For the past two weeks, the usually ignored generational divide in the office has reared its head in a most peculiar way. For my colleagues with the combined age of 76 – Ling, Under Ling, and my sidekick, Greg, their computers have been constantly malfunctioning. For Elsbeth, The Quiet Man and me, combined age of 155, our computers are working fine, if Elsbeth’s inability to download email attachments is ignored since she forwards her emails with attachments to me to open. I am unsure if my superior’s difficulty is hardware or PEBKAC (Problem Exists Between Keyboard and Chair) related.
Approximately two weeks ago, Ling was no longer allowed access to the server via her Mac, the problem traveled to Under Ling’s Mac and it pretty much went downhill from there for both of them for a while. Our Graphics department was essentially crippled. They were both frustrated. Elsbeth was all over Stu, her husband and our company’s founding father, to jump all over Aaron, our IT guy, to do something about this immediately. Stu body-slammed Aaron, Aaron did respond, but he’s not a Mac guy. Often, when Ling was on her break, Aaron would sit at her desk and appear to be doing something, but afterward, as the problem continued, we deduced that what he did best was shed his beard all over her keyboard.
Ling was so repulsed, she considered going home sick.
Just as Ling and Under Ling’s problems seemed to subside for reasons that are clear as mud, Greg’s problems with his vintage PC began to escalate. He alternates between two CPU’s under his desk, one worse than the other, but he had jury-rigged a system for himself that I don’t try to understand, but it seemed to work, and he seemed content. Greg is not a complainer and knows to only get me involved as a last resort. Since neither of his malfunctioning ancient CPU’s were allowing him access to the server, he mentioned it to me, and I suggested he call Aaron. Thinking about short and curly beard droppings littering his desk, Greg performed emergency life support on one of his CPU’s and it regained a pulse. Unfortunately, his first term Clinton era monitor blew out. Greg announced:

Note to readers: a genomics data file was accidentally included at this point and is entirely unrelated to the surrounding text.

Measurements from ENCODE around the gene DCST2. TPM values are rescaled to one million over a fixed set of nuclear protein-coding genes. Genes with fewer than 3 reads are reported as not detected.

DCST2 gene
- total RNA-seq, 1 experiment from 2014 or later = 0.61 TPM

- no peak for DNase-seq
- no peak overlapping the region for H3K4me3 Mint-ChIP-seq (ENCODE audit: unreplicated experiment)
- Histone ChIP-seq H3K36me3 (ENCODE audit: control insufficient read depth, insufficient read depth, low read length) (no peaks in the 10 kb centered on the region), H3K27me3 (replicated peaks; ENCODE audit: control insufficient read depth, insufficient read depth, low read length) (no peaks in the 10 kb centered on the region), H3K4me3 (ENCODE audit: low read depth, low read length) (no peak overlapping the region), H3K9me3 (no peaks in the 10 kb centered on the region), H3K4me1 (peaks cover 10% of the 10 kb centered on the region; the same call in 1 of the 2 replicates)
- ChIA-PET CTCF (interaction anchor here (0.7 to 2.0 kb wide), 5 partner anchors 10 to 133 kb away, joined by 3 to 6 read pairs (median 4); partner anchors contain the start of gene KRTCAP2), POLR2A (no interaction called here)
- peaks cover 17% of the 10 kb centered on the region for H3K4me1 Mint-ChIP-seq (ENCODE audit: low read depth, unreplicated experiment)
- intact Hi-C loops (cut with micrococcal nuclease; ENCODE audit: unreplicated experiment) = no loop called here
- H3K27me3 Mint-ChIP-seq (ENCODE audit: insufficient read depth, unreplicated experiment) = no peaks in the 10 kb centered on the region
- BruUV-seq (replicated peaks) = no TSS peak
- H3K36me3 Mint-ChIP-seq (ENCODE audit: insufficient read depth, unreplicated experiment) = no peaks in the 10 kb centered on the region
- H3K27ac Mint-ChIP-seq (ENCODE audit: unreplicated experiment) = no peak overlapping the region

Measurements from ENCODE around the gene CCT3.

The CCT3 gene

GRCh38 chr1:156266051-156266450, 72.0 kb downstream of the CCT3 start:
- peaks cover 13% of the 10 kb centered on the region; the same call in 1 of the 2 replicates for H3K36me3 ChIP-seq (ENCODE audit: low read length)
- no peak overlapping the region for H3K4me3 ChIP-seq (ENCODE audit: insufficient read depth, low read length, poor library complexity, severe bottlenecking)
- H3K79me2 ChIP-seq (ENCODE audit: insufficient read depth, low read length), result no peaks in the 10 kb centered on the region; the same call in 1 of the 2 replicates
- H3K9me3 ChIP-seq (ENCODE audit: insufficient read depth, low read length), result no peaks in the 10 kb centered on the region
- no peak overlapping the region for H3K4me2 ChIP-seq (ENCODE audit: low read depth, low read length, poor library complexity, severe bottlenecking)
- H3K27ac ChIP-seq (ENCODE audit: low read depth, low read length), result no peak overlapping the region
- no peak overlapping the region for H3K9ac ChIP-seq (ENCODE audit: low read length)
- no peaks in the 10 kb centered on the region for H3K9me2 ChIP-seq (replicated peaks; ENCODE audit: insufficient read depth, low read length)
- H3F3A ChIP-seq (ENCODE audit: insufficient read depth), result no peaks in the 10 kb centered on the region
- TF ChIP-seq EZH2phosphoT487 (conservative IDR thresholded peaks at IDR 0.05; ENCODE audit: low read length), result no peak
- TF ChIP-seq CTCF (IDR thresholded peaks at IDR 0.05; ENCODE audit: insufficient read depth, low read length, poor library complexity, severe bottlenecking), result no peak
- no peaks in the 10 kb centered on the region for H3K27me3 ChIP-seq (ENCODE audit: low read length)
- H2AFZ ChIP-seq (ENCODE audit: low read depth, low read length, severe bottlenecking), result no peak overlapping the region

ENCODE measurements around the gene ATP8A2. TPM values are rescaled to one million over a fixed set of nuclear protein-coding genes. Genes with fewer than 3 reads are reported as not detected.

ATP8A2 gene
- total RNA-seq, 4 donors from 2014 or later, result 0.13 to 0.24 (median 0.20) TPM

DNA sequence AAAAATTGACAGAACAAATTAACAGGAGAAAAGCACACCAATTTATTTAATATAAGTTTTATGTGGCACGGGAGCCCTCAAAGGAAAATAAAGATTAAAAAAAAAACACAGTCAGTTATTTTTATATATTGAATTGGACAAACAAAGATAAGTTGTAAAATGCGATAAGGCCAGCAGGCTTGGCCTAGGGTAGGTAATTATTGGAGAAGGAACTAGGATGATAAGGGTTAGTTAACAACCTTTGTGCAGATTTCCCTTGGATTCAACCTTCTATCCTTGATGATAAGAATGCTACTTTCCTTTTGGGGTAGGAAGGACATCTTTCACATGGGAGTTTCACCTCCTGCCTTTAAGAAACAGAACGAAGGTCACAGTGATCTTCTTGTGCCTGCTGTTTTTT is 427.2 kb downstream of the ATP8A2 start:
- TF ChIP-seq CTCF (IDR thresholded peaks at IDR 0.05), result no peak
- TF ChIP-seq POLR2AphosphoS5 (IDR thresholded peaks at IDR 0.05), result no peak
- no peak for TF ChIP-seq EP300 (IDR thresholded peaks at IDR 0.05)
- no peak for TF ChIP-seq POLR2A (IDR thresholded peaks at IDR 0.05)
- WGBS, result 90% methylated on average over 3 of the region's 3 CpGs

Greg: I know where to find another monitor!
Me: Okay, find it.
Greg went on an archaeological dig in our warehouse and returned with another decrepit piece of hardware. He hooked it up and proclaimed that it worked fine. Super. Problem solved.
Later that day, I was returning from a meeting I had with a member of the Accounting department. As I walked past Greg’s desk, his new old monitor caught my eye.
It appeared to be splashed with dried blood.
Greg was sitting, typing his tile labels. I gasped:
Me: What the hell is that all over your monitor?
Greg (defensive): I didn’t put it there!
Me: I’m not accusing you of putting it there, but look at it. It’s disgusting! Should you be wearing a HazMat suit to read your e-mail?
Me: Seriously, I want to know what is that?
A voice from the back of the room reads my mind:
The Quiet Man: Arterial spray.
This observation brings to mind the classic “I Shot Marvin in the Face” scene from Quentin Tarantino’s Pulp Fiction. If you’re squeamish, don’t watch.